With only 600 individuals left in the wild, it’s extremely rare to catch sight of a black jaguar. To see one paddling through the Amazon River is an even rarer sight.
Jaguars are strong swimmers and climbers and require large areas of tropical rain forest and stretches of riverbank to survive. A model for conservation, the Amazon Region Protected Areas ensures 150 million acres—three times the size of all US parks combined—of the Amazon are protected in perpetuity.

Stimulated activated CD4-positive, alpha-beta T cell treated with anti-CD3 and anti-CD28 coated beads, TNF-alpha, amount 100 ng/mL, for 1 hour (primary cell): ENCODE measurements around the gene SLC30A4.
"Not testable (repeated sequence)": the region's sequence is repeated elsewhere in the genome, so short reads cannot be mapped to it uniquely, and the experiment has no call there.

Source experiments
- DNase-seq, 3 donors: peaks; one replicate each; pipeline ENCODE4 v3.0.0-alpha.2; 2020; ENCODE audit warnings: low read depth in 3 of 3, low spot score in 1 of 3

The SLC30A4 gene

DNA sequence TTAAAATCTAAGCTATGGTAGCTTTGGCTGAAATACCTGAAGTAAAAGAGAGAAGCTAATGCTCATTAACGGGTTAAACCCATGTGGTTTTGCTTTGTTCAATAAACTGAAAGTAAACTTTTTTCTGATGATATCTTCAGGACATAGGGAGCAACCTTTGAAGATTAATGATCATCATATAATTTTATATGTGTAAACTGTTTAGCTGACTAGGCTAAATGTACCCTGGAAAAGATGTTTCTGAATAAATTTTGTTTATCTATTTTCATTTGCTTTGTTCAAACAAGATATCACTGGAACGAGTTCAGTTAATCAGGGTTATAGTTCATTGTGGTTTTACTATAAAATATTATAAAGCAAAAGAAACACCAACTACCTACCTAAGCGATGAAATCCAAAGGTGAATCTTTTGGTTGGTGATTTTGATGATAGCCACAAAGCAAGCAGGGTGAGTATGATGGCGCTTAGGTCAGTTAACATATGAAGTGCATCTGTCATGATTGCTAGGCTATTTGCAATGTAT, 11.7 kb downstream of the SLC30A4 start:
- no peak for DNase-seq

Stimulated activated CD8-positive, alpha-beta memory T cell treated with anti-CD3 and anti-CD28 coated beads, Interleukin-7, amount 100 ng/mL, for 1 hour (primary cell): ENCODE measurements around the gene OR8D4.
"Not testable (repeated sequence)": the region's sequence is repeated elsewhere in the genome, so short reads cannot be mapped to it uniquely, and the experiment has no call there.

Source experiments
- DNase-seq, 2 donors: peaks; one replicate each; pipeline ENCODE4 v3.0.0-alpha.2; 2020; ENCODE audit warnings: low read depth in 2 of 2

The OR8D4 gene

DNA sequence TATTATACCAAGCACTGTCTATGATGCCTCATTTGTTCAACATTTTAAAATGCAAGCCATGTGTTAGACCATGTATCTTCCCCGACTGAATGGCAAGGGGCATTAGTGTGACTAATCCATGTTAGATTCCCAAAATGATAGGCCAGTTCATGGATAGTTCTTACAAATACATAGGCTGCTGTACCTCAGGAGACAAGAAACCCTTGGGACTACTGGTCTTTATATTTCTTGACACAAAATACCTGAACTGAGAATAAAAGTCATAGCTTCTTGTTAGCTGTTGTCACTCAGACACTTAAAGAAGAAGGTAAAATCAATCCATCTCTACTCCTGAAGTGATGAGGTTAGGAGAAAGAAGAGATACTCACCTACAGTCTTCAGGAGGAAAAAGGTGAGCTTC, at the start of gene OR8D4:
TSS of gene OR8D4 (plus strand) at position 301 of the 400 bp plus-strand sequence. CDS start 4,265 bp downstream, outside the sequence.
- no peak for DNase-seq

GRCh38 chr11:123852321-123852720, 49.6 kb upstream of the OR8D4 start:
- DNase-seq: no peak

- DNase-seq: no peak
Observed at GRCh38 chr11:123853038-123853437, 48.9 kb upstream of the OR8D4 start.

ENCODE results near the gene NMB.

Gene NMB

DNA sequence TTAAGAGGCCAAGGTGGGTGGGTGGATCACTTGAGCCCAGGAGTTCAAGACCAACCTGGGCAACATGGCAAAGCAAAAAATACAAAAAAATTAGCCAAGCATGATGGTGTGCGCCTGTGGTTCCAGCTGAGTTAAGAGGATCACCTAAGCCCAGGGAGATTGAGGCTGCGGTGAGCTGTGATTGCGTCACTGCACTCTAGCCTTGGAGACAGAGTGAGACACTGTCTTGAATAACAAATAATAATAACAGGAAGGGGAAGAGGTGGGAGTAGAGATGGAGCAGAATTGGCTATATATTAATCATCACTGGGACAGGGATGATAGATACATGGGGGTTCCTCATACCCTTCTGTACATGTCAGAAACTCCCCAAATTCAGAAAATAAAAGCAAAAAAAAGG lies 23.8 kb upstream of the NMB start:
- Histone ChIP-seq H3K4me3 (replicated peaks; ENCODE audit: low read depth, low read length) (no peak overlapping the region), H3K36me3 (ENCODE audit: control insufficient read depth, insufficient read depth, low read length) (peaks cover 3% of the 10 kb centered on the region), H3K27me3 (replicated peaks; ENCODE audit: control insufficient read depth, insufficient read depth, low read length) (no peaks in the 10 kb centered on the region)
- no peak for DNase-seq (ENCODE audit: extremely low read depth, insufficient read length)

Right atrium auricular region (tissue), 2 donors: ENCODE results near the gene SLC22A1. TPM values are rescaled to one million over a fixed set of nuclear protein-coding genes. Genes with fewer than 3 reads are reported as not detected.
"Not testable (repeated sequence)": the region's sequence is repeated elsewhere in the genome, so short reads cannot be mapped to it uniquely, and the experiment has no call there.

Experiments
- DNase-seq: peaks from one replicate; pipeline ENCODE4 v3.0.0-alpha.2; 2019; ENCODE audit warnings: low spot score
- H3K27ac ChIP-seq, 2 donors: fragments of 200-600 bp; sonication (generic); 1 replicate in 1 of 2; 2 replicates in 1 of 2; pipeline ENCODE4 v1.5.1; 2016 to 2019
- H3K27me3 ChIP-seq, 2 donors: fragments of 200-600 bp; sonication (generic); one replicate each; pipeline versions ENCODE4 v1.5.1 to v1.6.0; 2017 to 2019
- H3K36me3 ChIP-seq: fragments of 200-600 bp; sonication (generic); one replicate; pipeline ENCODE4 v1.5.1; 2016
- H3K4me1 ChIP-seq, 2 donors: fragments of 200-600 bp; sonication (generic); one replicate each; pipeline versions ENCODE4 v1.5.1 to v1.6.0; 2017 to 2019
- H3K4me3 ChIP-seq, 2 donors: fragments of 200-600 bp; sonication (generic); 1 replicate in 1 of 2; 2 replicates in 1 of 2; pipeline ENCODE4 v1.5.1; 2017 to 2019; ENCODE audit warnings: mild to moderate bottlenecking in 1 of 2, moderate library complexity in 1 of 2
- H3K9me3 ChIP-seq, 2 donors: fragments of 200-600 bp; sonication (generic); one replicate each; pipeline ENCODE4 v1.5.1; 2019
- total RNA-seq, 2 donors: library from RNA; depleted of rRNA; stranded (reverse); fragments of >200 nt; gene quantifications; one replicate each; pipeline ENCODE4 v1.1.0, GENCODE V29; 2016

A group led by the World Wildlife Fund spotted just that in the 150 million-acre Amazon Region Protected Areas. Black jaguars are cats with a dominant gene for melanism, meaning that their dark coats nearly blot out the distinctive yellow and black rosette patterns that most jaguars have.
As the video shows, these apex predators are powerful swimmers, thanks to their stocky, muscular limbs.
Listed as near threatened by the International Union for the Conservation of Nature, jaguars suffer from habitat loss and fragmentation, as well as hunting for their prized coats.
See this page for ways to help save jaguars.